Opportunities moving forward 

One byproduct of climate change might be the growth of investment opportunities for insurance companies. New economic sectors are emerging to provide goods and services that reduce greenhouse gas emissions, produce energy-use alternatives, and develop energy-efficiency technology. Increased investment in this sort of infrastructure could be key to offsetting losses from catastrophic events.  

Schulte said climate change might also spur better solutions. “One reaction might be the development of products that are resistant to severe weather. An example is coastal homes today versus ones built in the ’70s and ’80s. Modern homes can withstand winds that destroyed homes in the past.” 

The APCIA’s Hackett said, “There are opportunities for all key stakeholders, including homeowners, insurers, and government officials, to improve pre- and post-disaster planning.”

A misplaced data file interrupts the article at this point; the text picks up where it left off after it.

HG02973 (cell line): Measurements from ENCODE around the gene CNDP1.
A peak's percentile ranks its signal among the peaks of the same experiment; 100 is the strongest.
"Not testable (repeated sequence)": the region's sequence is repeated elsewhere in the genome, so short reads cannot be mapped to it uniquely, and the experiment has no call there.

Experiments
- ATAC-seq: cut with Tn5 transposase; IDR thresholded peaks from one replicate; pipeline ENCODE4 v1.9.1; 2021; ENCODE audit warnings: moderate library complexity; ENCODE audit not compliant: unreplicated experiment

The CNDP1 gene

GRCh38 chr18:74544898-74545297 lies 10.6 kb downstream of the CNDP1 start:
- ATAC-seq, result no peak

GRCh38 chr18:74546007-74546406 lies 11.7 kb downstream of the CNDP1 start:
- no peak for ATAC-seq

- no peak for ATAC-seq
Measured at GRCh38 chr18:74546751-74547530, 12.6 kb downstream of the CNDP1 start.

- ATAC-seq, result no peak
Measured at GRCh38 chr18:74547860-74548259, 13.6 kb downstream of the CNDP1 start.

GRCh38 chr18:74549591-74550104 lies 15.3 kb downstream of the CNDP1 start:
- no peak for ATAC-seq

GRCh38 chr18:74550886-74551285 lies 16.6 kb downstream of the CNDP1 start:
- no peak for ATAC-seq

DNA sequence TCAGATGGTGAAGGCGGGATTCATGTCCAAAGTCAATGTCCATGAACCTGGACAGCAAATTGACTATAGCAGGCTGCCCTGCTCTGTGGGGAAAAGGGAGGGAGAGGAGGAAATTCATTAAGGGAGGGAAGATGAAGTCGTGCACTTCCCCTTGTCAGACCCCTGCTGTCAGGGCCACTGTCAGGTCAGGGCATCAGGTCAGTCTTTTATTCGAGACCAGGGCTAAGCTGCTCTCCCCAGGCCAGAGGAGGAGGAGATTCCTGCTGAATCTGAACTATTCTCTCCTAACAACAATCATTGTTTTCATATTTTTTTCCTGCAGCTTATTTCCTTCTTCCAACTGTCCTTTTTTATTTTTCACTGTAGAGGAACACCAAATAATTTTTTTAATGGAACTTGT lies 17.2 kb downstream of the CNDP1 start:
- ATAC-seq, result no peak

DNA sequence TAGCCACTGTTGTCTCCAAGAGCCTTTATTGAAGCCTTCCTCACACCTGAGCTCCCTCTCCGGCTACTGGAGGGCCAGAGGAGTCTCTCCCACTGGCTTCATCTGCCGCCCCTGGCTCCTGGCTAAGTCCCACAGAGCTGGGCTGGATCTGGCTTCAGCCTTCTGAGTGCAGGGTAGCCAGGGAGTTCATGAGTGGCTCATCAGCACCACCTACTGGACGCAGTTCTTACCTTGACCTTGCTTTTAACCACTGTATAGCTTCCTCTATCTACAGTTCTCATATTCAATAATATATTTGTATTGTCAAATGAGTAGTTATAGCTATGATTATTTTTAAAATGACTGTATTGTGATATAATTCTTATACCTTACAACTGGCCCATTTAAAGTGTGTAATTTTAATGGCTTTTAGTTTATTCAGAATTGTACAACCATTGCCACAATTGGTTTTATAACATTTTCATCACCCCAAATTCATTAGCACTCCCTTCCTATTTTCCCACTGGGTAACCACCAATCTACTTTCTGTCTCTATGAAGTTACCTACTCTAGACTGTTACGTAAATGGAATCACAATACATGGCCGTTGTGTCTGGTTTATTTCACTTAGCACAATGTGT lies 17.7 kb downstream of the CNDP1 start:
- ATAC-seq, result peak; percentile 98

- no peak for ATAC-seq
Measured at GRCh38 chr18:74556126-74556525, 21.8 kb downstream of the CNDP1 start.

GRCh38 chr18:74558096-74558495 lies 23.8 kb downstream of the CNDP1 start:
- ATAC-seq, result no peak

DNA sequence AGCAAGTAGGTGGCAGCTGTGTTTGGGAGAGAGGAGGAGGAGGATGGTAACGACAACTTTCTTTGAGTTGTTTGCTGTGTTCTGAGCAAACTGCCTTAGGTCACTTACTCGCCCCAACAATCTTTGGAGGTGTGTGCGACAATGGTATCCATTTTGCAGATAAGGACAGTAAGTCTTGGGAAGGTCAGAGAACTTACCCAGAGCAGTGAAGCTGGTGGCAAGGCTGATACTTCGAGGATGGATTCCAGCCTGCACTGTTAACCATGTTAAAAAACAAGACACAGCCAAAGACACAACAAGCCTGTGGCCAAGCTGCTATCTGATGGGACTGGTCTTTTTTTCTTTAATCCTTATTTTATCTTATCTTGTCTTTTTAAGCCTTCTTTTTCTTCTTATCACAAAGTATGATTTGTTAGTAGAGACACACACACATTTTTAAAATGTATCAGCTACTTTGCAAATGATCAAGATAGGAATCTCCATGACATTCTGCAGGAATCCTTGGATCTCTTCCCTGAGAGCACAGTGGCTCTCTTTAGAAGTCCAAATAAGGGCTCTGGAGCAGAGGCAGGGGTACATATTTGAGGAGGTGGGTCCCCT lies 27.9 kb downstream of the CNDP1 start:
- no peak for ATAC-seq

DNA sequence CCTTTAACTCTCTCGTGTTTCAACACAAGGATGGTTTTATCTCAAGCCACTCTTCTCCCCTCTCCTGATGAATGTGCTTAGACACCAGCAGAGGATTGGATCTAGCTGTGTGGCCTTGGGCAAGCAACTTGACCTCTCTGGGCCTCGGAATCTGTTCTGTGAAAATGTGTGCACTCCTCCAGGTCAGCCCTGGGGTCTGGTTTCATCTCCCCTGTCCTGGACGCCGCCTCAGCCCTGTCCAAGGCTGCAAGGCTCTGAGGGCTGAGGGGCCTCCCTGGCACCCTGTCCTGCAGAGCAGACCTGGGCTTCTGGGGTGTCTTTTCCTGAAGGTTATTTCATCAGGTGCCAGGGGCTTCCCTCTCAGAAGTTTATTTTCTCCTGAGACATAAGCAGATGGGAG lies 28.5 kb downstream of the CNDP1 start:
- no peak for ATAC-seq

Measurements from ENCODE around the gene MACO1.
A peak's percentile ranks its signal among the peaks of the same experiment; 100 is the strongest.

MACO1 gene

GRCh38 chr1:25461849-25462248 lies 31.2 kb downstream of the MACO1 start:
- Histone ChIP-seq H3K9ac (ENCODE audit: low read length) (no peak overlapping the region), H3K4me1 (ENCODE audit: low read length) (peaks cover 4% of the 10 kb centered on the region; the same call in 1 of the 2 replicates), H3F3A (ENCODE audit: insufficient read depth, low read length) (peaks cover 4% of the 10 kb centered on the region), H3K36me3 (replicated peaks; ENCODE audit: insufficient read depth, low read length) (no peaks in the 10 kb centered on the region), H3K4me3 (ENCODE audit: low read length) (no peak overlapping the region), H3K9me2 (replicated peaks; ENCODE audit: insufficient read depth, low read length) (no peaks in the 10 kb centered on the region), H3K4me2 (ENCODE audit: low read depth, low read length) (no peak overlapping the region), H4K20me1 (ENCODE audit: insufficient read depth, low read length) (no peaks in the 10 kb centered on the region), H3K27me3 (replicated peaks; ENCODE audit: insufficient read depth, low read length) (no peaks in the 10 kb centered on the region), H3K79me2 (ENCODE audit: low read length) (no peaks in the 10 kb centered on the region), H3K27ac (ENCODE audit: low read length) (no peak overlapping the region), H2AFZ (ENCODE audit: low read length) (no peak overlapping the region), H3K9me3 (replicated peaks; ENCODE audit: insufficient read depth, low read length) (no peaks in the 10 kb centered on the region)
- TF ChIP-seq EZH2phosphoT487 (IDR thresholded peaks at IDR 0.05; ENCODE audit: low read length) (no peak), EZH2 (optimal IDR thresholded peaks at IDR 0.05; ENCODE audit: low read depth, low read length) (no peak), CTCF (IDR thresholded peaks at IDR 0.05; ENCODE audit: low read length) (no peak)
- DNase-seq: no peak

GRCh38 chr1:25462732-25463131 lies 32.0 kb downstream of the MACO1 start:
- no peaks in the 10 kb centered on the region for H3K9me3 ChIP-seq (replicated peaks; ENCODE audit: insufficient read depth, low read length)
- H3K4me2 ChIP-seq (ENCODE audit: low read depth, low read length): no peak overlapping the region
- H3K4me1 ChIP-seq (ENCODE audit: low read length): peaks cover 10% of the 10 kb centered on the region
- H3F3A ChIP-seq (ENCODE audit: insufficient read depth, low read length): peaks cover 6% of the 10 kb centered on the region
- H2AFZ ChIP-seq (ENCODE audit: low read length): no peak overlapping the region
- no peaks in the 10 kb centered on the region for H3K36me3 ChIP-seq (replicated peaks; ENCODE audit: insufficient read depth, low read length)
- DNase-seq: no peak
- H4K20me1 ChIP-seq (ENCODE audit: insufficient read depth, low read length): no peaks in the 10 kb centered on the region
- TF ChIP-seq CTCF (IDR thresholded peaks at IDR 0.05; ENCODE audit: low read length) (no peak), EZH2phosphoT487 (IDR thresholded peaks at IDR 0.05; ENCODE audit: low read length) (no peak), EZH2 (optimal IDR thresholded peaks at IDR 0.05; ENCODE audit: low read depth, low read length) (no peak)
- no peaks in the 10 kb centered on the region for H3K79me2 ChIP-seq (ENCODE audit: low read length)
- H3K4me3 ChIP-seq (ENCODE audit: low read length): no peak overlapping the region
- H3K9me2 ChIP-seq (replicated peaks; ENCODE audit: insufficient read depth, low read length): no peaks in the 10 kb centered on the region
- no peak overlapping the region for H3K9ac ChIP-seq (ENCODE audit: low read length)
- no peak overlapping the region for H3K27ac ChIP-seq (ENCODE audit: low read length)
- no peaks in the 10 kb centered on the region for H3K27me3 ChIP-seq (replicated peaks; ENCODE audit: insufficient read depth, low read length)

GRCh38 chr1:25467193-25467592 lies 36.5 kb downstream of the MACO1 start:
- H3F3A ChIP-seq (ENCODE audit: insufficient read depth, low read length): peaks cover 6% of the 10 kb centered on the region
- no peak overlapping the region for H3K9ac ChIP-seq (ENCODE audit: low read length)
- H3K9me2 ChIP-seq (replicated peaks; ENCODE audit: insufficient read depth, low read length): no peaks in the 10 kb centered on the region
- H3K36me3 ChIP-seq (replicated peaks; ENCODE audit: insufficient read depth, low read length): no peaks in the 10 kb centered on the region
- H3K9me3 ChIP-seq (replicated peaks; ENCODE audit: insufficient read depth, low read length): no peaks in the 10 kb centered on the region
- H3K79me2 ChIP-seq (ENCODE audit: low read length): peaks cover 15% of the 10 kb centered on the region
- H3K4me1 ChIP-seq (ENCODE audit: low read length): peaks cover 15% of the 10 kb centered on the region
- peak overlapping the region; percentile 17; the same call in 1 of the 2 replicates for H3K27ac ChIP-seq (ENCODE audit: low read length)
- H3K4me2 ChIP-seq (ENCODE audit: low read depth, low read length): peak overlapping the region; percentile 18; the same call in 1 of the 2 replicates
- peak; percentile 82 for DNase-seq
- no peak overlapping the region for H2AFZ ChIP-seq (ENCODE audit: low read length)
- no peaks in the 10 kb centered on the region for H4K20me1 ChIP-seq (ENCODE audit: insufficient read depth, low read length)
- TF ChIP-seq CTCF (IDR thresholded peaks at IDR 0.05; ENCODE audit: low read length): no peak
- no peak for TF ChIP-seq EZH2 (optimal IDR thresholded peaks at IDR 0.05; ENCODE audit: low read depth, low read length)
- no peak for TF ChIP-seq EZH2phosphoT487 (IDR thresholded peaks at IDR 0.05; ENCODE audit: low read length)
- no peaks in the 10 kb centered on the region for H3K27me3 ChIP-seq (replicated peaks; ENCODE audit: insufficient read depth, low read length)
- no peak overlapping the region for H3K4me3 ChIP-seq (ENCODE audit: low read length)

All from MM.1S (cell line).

He points to the “Natural Hazard Mitigation Saves: 2017 Interim Report,” by the National Institute of Building Sciences, as an example. One of the most notable findings of the study, he said, is that for every $1 spent on federally funded mitigation grants, the nation has saved an estimated $6 in future disaster costs. 

Ultimately, Hackett said, “How seriously we take mitigation and strong building codes going forward will have a direct impact on our success in saving lives and reducing property damage following the next natural disaster.”